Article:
If you want proof that online video works, look no further than Big Bird or Kermit the Frog. It's almost deceptive how good the Muppets are at social media. I don't mean just Kermit and Miss Piggy. I mean everyone who falls under the Jim Henson umbrella...more particularly Sesame Street. Both are obviously focused on children but also play to the retro heartstrings of adults to create a well-rounded brand experience.

I do realize it's not the puppets themselves tweeting...but it's more fun to imagine right?

Sesame Street

One of my honest-to-God favorite Twitter accounts to follow is the @SesameStreet handle. They send out tweets from the different characters' points-of-view and definitely utilize voice and language effectively. But they don't stop there, they also leverage Facebook, YouTube and Tumblr to engage even further with fans. It's not just that they engage with fans in their own voice but also meet fans where they're at.

Sesame Street nails content creation.

It's more than just "the word of the day" or a life lesson. They tap into pop culture references constantly - safe and educational for kids but also striking an appeal for adult audiences. After all, the adults are probably having to watch TV with their kids...they might as well enjoy it. Bert has done interviews with Andy Samberg which was a riveting conversation about the philosophy around socks. They've also spoofed famous television shows like Mad Men in several of their sketches.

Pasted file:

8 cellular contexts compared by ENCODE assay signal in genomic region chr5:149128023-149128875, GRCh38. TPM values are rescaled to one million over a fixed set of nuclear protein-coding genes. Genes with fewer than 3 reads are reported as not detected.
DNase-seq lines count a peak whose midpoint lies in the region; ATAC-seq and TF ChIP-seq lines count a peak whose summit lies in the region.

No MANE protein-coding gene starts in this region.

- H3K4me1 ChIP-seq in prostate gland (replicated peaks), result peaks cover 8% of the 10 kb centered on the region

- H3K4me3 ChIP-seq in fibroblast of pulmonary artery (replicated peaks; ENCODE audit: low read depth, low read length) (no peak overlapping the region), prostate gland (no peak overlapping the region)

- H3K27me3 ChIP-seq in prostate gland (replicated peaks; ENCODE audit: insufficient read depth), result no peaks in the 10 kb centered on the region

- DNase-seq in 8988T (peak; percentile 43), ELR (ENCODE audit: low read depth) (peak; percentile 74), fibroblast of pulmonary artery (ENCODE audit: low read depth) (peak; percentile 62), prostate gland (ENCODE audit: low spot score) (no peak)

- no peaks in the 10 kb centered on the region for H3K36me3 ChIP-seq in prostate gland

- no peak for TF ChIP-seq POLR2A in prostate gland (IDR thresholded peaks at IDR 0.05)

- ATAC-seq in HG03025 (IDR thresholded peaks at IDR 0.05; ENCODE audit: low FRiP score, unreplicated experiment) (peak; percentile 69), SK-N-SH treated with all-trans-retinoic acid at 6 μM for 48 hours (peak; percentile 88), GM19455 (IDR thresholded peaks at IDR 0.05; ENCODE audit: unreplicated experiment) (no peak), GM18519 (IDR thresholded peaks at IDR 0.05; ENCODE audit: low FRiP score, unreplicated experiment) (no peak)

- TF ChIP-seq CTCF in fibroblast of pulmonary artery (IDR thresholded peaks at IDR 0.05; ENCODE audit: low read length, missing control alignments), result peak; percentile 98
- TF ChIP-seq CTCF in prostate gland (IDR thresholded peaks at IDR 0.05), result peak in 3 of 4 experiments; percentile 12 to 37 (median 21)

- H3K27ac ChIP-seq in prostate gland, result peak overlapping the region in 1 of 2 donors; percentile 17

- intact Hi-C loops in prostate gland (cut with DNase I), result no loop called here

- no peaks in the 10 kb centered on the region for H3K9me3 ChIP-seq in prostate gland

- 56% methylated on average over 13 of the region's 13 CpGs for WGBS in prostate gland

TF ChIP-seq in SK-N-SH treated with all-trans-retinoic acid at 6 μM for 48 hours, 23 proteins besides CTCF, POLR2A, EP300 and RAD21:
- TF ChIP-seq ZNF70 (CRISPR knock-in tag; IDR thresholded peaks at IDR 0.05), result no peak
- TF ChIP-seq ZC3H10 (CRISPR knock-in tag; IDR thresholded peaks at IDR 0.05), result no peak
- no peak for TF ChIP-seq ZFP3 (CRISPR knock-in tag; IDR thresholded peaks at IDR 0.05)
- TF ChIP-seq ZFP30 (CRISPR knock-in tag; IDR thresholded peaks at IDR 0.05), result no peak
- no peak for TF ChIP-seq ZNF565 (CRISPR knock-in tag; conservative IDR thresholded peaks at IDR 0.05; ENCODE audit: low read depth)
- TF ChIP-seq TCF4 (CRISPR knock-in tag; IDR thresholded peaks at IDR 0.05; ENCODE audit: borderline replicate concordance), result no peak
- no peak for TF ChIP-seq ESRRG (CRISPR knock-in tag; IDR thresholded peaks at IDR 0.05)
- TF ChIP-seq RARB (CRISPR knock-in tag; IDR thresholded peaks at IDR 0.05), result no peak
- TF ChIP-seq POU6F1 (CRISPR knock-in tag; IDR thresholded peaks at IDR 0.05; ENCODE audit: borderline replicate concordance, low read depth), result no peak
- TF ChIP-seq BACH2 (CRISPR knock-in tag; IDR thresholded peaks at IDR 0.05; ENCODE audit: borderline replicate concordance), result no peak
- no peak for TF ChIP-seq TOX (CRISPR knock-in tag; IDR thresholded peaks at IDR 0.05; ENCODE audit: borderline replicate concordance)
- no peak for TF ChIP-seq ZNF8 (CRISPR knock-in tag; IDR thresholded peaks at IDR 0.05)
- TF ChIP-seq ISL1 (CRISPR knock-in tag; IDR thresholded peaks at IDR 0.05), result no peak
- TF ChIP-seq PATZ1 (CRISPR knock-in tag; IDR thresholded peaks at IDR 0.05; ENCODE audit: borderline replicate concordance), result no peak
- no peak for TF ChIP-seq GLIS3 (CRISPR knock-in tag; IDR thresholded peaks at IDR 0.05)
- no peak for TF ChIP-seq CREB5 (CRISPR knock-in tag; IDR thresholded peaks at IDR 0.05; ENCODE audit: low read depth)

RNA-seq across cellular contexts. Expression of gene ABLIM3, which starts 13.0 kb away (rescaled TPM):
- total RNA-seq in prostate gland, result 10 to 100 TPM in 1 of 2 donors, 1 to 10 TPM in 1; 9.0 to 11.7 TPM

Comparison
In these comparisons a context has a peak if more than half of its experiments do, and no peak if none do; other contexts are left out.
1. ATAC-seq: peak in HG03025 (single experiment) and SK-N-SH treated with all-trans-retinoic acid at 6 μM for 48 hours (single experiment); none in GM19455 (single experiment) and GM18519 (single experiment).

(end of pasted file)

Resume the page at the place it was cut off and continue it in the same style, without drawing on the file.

F is for Facebook

With Facebook, they don't stop at a generic Sesame Street brand page. Like any large conglomerate of brands, they also create separate fan pages for major characters like Big Bird, Bert and Ernie, Rosita and Cookie Monster (who alone has over 1 million followers). Each character page doesn't allow random wall posts. Only characters can post but they do allow comments and engagement galore for each post. And they get them. It's one of the few examples of accounts that can disable fan wall posts and totally get away with it. With it being a "kid friendly" brand, disabling wall posts is a smart community management move.

It's more than just child's play with Sesame Street. There are a lot of adult brands that could learn a thing or two from them in terms of strategy. The way they tie in pop culture and interest into their agenda is beautiful. You can learn more about Sesame Street's social strategy from this Social Times interview with Dan Lewis , Director of New Media Communications for Sesame Workshops.

Social doesn't stop at Sesame Street. Kermit and Miss Piggy also know a thing or two about viral content creation. Stay tuned for part two tomorrow.

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